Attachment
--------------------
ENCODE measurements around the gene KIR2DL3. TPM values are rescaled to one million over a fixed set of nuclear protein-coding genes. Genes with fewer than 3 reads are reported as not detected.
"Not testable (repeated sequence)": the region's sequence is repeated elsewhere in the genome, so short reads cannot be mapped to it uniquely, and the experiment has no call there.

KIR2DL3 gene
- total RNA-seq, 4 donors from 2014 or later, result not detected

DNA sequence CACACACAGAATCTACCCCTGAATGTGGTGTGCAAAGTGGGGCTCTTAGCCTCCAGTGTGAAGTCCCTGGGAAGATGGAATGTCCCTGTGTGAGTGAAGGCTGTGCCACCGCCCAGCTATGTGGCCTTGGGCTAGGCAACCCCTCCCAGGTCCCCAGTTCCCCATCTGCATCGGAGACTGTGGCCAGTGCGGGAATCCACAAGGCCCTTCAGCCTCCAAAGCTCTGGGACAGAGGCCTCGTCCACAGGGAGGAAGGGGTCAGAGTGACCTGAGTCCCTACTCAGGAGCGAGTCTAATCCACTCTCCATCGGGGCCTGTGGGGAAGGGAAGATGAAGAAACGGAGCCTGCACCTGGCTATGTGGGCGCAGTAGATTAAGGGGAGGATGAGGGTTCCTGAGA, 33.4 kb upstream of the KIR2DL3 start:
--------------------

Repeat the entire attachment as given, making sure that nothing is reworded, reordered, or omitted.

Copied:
ENCODE measurements around the gene KIR2DL3. TPM values are rescaled to one million over a fixed set of nuclear protein-coding genes. Genes with fewer than 3 reads are reported as not detected.
"Not testable (repeated sequence)": the region's sequence is repeated elsewhere in the genome, so short reads cannot be mapped to it uniquely, and the experiment has no call there.

KIR2DL3 gene
- total RNA-seq, 4 donors from 2014 or later, result not detected

DNA sequence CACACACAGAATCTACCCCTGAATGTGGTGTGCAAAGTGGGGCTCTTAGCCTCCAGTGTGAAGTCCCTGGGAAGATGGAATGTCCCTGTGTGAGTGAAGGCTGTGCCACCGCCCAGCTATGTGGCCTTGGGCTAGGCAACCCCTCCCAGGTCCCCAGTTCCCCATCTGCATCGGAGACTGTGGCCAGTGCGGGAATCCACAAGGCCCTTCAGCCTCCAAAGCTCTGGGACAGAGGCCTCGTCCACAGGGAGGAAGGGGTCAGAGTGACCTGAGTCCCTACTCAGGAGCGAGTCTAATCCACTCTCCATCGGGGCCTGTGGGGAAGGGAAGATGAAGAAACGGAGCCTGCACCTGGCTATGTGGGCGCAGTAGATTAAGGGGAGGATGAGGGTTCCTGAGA, 33.4 kb upstream of the KIR2DL3 start: